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Apu Ollantay, by Clements Markham, [1910], at


A wild place the mountains. Distant view of Ollantay-tampu.

(Enter Rumi-ñaui, torn and ragged, and covered with blood, with two attendants.)

  Rumi-ñaui. Ah! Rumi-ñaui--Rumi-ñaui, 5

p. 373

Thou art a fated rolling stone, 1
Escaped indeed, but quite alone,
And this is now thy yarahui.

Ollantay posted on the height,
Thou couldst not either fight or see,
Thy men did quickly fall or flee;
No room was there to move or fight.

Thou knowest now thy heart did beat
And flutter like a butterfly;
Thy skill thou couldst not then apply,
No course was left thee but retreat.

They had recourse to a surprise,
Our warriors immolated quite.
Ah! that alone could turn thee white--
From shame like that, canst e'er arise?

By thousands did thy warriors fall,
I hardly could alone escape,
With open mouth fell death did gape,
A great disaster did befall.

Holding that traitor to be brave,
I sought to meet him face to face--
Rushing to seek him with my mace,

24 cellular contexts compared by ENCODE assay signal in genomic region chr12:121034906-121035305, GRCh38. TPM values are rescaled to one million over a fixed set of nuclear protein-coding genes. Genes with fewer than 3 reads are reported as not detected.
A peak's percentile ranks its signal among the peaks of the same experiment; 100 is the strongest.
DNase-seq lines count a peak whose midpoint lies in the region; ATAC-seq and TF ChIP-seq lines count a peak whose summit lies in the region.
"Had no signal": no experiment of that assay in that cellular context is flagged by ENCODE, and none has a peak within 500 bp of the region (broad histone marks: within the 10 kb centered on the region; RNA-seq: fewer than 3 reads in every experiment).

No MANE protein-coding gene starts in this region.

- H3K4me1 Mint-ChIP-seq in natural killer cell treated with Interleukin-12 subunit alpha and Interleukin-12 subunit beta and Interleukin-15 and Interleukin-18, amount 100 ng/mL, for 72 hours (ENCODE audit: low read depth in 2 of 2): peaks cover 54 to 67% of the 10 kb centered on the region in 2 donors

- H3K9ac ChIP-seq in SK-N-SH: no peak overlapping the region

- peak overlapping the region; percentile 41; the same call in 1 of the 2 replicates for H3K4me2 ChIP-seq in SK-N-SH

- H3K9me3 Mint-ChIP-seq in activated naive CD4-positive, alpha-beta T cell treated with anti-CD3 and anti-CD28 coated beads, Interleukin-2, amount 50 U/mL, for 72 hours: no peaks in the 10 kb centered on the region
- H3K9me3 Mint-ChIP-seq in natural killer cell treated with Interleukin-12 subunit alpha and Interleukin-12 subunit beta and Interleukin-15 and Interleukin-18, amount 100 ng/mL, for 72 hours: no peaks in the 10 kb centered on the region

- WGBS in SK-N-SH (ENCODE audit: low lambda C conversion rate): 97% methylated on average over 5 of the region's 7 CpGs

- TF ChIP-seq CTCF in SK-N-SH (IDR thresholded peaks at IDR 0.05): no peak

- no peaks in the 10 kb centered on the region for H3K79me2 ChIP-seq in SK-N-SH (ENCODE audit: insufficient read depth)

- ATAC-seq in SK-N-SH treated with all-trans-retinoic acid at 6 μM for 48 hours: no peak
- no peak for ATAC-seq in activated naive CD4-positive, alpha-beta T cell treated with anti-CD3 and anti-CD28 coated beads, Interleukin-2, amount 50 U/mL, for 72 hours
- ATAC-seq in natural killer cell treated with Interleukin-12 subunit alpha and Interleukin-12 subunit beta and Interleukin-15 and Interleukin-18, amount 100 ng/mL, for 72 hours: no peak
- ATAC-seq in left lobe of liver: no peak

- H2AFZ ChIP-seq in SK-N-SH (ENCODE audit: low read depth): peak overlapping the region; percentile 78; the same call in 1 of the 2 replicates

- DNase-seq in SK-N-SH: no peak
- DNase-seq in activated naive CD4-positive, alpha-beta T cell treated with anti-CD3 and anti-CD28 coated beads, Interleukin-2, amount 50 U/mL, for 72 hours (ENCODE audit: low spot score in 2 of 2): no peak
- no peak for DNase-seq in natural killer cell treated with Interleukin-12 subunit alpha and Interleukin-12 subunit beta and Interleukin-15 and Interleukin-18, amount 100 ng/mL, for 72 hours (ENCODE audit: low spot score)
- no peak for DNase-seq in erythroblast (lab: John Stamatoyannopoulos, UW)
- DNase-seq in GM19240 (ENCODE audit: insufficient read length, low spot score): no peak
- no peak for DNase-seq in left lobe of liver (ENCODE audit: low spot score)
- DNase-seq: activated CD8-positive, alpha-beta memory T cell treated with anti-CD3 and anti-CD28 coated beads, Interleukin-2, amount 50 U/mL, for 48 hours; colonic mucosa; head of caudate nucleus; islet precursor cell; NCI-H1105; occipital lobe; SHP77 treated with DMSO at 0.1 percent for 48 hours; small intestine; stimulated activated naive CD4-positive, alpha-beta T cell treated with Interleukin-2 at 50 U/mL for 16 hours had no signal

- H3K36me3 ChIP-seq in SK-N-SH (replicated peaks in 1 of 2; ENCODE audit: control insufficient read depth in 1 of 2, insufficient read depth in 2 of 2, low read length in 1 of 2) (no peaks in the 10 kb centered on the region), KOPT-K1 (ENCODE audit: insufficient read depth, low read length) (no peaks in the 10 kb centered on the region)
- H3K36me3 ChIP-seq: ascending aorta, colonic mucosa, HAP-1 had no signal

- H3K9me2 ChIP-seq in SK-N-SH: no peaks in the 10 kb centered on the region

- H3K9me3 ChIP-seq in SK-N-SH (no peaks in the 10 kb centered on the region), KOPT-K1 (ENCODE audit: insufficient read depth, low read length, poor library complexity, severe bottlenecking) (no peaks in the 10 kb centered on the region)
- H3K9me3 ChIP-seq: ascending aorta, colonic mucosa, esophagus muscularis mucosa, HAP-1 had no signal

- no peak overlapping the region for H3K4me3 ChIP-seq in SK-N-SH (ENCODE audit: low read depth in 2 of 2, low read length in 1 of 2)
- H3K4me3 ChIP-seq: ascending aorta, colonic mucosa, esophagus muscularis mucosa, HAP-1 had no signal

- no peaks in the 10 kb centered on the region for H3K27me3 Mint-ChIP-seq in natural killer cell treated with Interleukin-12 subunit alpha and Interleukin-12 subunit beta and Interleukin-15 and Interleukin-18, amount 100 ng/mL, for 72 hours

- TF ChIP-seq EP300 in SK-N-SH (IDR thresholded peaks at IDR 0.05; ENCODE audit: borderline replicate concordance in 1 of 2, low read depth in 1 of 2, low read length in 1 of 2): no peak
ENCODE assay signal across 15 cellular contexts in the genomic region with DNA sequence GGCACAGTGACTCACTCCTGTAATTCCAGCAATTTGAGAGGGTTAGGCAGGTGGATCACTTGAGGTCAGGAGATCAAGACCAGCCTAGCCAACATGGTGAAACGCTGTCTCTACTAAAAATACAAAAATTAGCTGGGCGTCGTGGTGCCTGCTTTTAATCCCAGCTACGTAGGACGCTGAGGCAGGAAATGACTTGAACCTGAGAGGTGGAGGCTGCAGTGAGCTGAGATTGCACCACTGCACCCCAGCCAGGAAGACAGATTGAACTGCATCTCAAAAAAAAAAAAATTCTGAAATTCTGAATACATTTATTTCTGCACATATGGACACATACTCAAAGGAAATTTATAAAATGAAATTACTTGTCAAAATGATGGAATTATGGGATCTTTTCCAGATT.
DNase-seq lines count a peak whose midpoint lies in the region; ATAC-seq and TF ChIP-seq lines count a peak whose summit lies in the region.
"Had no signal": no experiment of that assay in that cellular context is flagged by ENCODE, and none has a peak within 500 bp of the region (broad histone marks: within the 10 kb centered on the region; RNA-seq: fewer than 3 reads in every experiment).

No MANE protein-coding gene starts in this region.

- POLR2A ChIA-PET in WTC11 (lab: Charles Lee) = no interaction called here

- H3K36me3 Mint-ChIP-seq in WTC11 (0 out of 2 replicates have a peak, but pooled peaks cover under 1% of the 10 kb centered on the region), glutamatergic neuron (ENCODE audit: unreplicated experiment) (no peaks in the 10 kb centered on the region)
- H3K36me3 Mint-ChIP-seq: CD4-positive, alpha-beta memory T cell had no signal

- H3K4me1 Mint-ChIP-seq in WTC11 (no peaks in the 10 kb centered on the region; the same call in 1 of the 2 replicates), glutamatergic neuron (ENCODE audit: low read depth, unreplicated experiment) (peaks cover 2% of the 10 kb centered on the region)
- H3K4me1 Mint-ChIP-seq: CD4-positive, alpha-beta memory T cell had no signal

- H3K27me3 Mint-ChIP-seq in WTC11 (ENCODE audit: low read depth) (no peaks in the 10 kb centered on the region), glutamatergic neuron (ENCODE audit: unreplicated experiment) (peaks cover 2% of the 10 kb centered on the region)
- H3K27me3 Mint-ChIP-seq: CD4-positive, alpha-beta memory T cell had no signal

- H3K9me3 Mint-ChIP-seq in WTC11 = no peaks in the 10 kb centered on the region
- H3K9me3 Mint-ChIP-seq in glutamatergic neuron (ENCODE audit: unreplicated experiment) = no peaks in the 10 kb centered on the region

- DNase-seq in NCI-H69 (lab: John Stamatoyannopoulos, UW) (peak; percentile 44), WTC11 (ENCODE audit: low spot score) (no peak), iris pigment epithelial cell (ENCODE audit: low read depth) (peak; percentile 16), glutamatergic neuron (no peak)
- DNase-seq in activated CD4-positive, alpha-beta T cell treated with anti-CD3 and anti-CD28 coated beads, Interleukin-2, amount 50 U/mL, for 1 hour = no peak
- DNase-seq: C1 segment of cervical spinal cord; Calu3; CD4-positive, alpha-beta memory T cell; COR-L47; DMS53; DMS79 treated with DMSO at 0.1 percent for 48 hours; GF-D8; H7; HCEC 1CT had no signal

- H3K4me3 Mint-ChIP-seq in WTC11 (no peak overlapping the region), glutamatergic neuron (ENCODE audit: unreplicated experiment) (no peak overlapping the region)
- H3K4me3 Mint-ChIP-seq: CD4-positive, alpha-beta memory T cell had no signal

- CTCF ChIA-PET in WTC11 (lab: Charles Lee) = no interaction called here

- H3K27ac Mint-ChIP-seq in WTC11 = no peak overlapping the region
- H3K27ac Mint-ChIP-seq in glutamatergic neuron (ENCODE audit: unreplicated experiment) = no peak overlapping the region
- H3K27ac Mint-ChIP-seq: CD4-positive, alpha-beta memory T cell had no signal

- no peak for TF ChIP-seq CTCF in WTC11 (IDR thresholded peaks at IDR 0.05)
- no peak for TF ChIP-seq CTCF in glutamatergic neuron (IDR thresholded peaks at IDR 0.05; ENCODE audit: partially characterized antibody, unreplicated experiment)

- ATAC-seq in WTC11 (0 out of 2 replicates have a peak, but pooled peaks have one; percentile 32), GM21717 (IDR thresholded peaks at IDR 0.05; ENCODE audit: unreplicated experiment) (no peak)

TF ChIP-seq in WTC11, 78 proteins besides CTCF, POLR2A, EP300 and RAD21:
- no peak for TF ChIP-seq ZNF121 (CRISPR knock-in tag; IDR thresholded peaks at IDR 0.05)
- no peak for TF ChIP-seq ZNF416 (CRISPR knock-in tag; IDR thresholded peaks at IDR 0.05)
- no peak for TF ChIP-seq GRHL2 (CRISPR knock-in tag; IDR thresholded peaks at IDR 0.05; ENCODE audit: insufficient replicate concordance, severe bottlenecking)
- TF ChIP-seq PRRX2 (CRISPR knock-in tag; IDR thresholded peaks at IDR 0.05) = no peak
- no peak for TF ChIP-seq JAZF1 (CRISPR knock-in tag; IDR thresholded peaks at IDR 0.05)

I nearly found a warrior's grave.

My army then was near the hill,
When suddenly the massive stones
Came crashing down, with cries and moans,
While clarions sounded loud and shrill.

p. 374

A rain of stones both great and small
Down on the crowd of warriors crashed,
On every side destruction flashed,
Thy heart the slaughter did appal.

Like a strong flood the blood did flow,
Inundating the ravine;
So sad a sight thou ne'er hast seen--
No man survived to strike a blow.

O thou who art by this disgraced,
What figure canst thou ever show
Before the king, who seeks to know
The truth, which must be faced?

'Tis better far myself to kill,
Or losing every scrap of hope,
To hang my body with this rope.

(Takes a sling off his cap--going.)

Yet may it not be useful still?

(Turns again.)

When bold Ollantay's end has come. 1



372:5 like Ollantay in his appeal to the Inca, Rumi-ñaui, in the p. 373 original Quichua, has recourse to octosyllabic quatrains, the first and last lines rhyming, and the second and third.

373:1 Rumi, a stone.

374:1 Clearly, from Rumi-ñaui's own account, the strategy of Urco Huaranca had been a complete and brilliant success.

Next: Scene 3